The Profoto A1 most certainly isn’t for everyone [...] But for those who are used to using the Profoto systems, and want something that pairs seamlessly with the strobes you already have, there is no better companion.
Fujifilm has asked a US district court to clear it of any wrongdoing, after allegedly being threatened with trademark litigation by Polaroid.
While a couple of our reviewers are out testing the Sony a7R III in Arizona, back in Seattle we slapped the camera in front of our studio scene to get a close look at its image quality. See how it stacks up against the competition.
We're counting down our top 10 most popular sample galleries of 2017, and the #8 ranking belongs to the Nikon D7500.
B+W has announced a new aluminum filter holder that offers three slots so users can use multiple filters at the same time. The holder goes with the 2mm thick 100mm square filters it launched earlier this year.
8K video is coming a lot faster than you think, and Blackmagic is ready for it. Meet the DeckLink 8K Pro, a new high performance PCI-E capture and playback card built to handle 'real time high resolution 8K workflows.'
"Glass is everywhere in photography. From Eugène Atget’s reflective vitrines to Lee Friedlander’s sly self-portraiture, photographers have long been in thrall to the visual complications glass can inject into a composition."
Former Apple Aperture lead developer Nik Bhatt has designed an iOS app called RAW Power that lets you edit raw photos from your professional camera using your phone and tablet.... color us intrigued.
Advertising photographer Blair Bunting got his hands on the new Microsoft Surface Book 2, and it blew him away. Bye bye MacBook Pro...
The OnePlus 5T retains many of the 5's features and specs, but comes with an edge-to-edge display and a dual-camera that is optimized for low light.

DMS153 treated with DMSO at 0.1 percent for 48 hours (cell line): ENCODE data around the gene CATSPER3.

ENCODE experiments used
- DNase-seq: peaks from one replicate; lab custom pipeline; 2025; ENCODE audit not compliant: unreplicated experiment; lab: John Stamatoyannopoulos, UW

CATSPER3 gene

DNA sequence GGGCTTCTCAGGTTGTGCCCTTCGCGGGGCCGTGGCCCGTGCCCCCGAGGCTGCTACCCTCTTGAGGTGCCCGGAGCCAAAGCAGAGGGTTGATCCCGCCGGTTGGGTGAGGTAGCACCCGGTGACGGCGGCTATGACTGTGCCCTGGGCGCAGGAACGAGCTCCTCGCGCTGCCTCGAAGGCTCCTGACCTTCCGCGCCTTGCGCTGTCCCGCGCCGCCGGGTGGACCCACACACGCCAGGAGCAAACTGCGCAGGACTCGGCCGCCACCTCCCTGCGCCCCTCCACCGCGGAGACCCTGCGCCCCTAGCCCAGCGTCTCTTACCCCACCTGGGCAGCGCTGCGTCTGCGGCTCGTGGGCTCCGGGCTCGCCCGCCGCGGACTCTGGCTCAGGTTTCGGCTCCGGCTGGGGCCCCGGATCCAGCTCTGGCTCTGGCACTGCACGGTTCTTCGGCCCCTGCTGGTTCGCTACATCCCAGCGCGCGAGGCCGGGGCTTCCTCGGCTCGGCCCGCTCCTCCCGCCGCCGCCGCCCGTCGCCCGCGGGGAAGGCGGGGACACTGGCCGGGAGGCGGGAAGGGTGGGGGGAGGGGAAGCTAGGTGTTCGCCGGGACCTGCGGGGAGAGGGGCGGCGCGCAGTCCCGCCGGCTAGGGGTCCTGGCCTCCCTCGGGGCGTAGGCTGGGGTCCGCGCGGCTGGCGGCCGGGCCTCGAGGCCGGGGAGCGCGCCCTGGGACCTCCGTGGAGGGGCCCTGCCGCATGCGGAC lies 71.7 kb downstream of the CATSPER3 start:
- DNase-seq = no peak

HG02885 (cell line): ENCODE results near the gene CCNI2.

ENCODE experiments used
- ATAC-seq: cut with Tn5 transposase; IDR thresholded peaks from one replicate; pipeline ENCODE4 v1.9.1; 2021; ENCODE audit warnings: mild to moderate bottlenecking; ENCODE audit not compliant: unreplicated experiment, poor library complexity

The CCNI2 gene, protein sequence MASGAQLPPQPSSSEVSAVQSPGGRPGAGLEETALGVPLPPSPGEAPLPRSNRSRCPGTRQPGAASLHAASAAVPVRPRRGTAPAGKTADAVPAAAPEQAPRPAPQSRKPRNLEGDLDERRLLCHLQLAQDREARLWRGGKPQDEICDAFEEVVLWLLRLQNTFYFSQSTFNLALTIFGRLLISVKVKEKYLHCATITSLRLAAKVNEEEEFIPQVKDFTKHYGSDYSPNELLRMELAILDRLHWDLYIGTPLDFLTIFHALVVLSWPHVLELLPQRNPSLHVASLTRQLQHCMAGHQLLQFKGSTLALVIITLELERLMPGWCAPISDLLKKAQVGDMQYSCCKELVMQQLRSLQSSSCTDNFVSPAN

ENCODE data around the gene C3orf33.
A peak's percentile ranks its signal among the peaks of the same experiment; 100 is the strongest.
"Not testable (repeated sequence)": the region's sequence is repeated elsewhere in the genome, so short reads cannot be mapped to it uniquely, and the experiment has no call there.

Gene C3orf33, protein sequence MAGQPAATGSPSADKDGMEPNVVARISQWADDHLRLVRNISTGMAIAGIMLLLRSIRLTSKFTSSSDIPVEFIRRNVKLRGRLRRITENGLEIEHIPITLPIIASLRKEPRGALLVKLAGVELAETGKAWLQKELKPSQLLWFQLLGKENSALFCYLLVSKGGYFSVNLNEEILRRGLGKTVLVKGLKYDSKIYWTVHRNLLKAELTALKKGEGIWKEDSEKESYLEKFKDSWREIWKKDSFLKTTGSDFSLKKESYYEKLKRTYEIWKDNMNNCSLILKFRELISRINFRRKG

Sony's recently announced IMX461 backside illuminated medium format sensor will bring 100MP resolution and almost 2x the speed to the next-gen Fuji GFX and Hasselblad X1D.
With the ‘Rent a Hasselblad’ camera equipment renting program, the camera makers is aiming to give enthusiast and professional photographers easier access to its medium-format photography products.
They say seeing is believing, and that's exactly what happened when one DPR staffer took the Google Pixel 2 out for an afternoon shooting under challenging conditions.
We're counting down our top 10 most popular sample galleries of 2017. At the #9 spot we have the Fujifilm GFX 50S, a medium-format camera that took CP+ 2017 by storm.
Instagram is testing a new feature that lets you follow hashtags in addition to people, making it possible to keep track of your favorite #landscapes or #portraits without leaving your home feed.
Despite the gigantic volume of second hand film bodies in existence, it seems there is still a demand for new 35mm SLRs with a retro feel. The latest is a remake of the Ihagee Elbaflex from the 1960s, but with a Nikon F mount.
The Polaroid Insta-Share Moto Mod straps an instant printer directly to your Moto Z smartphone, so you can print your photos as soon as you've captured them.
The Mitakon Speedmaster 135mm F1.4 lens is being relaunched in 7 different mounts, including: Sony A, Sony E, Canon EF, Nikon F, Fujifilm G, Pentax K, and Leica L. Got an extra three grand lying around?